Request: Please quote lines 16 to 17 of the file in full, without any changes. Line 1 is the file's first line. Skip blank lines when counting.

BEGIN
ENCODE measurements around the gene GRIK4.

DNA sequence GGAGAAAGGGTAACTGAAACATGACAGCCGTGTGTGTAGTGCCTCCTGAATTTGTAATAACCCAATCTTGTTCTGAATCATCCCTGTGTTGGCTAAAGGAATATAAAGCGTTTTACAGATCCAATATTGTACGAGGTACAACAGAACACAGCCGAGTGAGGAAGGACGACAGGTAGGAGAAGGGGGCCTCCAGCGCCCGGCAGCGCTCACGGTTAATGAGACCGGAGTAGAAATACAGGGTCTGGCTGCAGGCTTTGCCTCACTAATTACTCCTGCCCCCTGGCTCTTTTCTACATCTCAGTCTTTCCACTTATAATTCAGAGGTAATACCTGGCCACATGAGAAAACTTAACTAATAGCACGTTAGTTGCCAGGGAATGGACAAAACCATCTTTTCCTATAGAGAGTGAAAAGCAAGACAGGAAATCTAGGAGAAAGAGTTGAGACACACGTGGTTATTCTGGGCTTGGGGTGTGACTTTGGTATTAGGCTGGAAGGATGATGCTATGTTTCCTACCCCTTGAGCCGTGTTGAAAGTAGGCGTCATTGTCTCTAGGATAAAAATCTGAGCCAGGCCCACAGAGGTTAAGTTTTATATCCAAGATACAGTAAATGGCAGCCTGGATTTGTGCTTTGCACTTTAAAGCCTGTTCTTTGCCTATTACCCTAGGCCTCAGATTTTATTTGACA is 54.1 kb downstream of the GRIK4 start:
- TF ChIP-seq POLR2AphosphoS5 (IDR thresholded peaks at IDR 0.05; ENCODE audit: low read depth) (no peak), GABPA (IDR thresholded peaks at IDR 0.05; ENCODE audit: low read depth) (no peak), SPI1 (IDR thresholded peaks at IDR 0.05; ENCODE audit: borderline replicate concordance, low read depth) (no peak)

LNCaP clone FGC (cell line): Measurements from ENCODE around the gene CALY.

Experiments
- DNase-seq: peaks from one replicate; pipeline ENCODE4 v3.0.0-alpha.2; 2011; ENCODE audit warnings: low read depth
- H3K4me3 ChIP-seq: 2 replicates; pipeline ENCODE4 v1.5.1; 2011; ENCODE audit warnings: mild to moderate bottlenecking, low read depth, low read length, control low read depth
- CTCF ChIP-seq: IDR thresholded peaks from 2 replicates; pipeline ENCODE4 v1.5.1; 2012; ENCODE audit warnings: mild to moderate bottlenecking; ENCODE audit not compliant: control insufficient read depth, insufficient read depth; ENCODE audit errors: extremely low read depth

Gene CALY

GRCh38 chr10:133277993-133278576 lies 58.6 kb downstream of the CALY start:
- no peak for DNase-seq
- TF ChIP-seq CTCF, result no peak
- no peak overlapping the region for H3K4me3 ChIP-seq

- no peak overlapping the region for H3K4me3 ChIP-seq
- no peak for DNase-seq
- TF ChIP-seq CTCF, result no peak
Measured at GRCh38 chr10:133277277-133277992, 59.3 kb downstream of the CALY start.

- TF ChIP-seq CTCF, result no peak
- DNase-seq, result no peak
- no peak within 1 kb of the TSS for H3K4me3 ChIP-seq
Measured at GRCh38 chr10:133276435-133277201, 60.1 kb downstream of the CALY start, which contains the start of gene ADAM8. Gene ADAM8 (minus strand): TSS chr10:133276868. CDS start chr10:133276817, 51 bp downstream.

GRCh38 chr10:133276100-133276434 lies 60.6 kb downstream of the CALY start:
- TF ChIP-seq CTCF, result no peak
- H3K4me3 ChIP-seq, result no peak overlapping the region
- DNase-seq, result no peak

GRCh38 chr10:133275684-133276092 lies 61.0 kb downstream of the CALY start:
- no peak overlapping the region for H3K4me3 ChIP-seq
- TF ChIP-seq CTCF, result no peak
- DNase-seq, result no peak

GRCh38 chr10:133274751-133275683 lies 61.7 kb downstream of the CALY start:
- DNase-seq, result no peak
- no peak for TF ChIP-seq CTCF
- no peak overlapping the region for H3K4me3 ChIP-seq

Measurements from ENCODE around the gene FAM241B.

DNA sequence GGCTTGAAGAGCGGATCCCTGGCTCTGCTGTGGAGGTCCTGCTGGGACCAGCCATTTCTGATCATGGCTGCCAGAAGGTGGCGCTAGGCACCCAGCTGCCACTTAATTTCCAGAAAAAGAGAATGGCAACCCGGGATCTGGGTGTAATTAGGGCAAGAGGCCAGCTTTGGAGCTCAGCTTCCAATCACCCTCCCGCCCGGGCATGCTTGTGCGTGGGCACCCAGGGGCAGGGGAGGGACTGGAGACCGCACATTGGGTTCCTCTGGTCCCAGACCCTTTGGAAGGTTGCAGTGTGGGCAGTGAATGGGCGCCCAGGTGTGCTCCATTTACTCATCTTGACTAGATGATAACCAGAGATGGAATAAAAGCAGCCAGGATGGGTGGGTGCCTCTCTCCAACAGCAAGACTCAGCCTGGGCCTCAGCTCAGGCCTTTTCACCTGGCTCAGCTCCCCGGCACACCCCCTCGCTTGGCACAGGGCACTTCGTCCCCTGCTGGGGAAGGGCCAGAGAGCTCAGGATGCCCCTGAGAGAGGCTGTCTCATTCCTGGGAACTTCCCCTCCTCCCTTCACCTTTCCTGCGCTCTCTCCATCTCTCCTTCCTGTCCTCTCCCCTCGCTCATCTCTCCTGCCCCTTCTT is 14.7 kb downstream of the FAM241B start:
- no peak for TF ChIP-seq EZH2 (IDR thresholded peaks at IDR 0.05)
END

- TF ChIP-seq CTCF, result no peak
Measured at GRCh38 chr10:133277277-133277992, 59.3 kb downstream of the CALY start.